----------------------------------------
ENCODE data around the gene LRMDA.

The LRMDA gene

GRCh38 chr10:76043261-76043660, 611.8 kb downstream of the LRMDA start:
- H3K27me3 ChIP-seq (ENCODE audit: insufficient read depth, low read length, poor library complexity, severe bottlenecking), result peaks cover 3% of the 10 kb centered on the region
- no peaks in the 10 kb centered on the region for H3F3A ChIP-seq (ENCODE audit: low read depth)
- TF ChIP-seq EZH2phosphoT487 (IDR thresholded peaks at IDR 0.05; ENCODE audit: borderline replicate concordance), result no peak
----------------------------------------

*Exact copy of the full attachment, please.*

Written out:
ENCODE data around the gene LRMDA.

The LRMDA gene

GRCh38 chr10:76043261-76043660, 611.8 kb downstream of the LRMDA start:
- H3K27me3 ChIP-seq (ENCODE audit: insufficient read depth, low read length, poor library complexity, severe bottlenecking), result peaks cover 3% of the 10 kb centered on the region
- no peaks in the 10 kb centered on the region for H3F3A ChIP-seq (ENCODE audit: low read depth)
- TF ChIP-seq EZH2phosphoT487 (IDR thresholded peaks at IDR 0.05; ENCODE audit: borderline replicate concordance), result no peak